[The Project]

“Historian Marilyn B. Young says the [Vietnam] war’s aftermath included 879,000 orphans, 181,000 disabled people, 1 million widows, 1.5 million farm animals killed, and 25 million acres of farmland and 12 million acres of forest destroyed.

Tons of still unexploded ordnance sowed everywhere guaranteed that killing and maiming would continue for decades. So did the 19 million gallons of herbicide sprayed on the South during the war, leaving vast swaths of chemically poisoned soil and foliage that would lead to multiple miscarriages, and, more than twenty-five years later, to continuing serious birth defects and cancers.

All these carried the memories and damage of the war into the future. The young Amerasians, with their half-American features and their racially mixed backgrounds—already a taboo in Vietnam’s racially homogenous culture—also represented reminders of that war.”

–from Surviving Twice: Amerasian Children of the Vietnam War by Trin Yarborough

Since the Vietnam War, the United States has engaged in multiple armed conflicts, from the Gulf War, the war in Afghanistan and Iraq, to the current fight against ISIS, and all of these engagements have happened or are currently taking place on foreign land. This project takes a closer look at the treatment of women—often sexually exploited during a U.S. occupation—in the aftermath of war. Drawing on various resources, but in particular, belongings of my father from his time in the service, I’m weaving an extended meditation on the personal effects of the Vietnam War on my family, alongside the larger idea of systemic militarization in U.S. culture.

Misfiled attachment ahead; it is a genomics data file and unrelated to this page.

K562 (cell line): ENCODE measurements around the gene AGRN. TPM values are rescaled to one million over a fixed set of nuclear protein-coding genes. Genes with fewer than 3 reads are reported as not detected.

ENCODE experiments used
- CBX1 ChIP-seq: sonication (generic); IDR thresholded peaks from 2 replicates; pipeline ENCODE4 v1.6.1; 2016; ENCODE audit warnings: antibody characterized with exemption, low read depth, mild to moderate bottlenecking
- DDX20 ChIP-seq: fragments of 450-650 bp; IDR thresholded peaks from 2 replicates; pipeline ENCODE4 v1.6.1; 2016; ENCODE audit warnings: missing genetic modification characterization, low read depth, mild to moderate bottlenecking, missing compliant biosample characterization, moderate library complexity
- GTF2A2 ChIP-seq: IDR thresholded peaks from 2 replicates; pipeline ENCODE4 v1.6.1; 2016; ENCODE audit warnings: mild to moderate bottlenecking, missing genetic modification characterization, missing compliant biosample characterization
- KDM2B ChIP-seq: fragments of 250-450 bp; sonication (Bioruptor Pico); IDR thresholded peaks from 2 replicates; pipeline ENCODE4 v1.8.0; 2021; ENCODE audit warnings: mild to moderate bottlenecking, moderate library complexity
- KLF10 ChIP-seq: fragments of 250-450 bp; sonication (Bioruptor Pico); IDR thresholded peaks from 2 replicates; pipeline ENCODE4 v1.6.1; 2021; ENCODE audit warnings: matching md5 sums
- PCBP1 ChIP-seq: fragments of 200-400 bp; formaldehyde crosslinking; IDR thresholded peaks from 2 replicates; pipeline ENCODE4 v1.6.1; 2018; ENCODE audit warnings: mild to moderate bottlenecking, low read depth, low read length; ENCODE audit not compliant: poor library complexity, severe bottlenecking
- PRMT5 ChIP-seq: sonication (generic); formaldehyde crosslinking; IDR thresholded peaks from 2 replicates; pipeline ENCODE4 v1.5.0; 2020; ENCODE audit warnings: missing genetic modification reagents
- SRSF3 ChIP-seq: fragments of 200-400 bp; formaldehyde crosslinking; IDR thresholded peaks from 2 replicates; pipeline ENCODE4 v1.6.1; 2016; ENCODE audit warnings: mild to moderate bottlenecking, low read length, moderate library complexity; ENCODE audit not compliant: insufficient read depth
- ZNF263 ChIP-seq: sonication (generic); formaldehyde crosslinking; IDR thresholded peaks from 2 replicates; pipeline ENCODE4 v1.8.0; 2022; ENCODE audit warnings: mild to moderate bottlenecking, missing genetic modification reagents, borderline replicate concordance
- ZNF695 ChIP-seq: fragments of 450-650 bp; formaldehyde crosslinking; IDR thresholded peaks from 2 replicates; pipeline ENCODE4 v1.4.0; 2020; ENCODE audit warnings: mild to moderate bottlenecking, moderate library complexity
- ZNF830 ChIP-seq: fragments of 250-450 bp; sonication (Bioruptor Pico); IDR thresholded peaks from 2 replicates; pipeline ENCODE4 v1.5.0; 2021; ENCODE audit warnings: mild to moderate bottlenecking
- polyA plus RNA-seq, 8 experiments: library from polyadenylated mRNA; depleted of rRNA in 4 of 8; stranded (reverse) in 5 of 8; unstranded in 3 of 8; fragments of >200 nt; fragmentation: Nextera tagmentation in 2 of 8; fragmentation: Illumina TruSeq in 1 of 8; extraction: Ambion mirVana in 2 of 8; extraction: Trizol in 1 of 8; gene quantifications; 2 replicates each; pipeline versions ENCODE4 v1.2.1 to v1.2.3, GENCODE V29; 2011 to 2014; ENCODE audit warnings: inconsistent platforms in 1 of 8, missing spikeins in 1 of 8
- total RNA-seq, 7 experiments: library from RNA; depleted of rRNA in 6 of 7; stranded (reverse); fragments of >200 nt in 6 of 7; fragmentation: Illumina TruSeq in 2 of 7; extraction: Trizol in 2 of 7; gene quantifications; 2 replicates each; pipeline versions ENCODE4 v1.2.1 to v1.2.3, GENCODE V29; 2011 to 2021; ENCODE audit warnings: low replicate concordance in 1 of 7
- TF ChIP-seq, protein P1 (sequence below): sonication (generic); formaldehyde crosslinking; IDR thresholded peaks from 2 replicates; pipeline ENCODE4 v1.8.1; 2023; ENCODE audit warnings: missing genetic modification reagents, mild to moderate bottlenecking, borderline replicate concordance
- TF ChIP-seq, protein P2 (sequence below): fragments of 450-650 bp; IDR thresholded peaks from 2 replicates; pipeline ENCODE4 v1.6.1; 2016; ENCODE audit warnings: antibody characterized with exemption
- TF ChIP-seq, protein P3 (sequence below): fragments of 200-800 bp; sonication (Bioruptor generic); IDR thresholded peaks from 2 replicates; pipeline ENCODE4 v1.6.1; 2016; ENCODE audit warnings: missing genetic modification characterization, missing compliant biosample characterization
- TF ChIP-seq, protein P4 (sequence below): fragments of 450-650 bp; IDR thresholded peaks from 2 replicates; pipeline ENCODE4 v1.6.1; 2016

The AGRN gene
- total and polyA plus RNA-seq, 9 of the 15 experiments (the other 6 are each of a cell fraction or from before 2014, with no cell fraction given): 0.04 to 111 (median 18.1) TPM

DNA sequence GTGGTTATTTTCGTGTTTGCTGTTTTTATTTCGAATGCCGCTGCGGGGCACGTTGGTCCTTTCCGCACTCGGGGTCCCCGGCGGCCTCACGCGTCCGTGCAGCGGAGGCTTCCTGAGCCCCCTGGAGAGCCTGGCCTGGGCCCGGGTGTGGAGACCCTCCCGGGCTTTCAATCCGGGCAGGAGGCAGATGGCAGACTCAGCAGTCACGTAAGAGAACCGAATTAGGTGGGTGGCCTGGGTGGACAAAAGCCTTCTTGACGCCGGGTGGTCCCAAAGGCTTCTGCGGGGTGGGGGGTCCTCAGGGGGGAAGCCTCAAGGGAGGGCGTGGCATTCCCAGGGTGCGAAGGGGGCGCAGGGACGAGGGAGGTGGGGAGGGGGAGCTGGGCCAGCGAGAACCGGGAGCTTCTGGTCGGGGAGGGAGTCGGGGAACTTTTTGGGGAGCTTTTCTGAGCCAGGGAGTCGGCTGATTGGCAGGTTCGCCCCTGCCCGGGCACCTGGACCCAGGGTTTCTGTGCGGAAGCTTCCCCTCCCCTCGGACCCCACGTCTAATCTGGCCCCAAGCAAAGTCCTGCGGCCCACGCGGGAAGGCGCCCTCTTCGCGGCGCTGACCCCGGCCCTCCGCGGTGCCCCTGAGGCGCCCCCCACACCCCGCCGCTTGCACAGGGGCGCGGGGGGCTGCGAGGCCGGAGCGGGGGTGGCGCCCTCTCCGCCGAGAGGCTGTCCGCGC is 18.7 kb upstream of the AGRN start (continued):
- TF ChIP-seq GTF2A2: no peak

Through images, text, and sound, the project is a portrait written specifically to my father’s (potentially) first-born child, an Amerasian who was conceived during his time in the military. Quoted material and stories of Amerasians who survived the war are pulled from various texts listed on the [Sources] page.

The images used are from my father’s personal collection, unless otherwise noted. If you or anyone you know have information regarding my father, Robert “Gus” Andrews, his time served in the military, or his first-born child, please contact me at k [dot] lorraine [dot] andrews [at] gmail.com.



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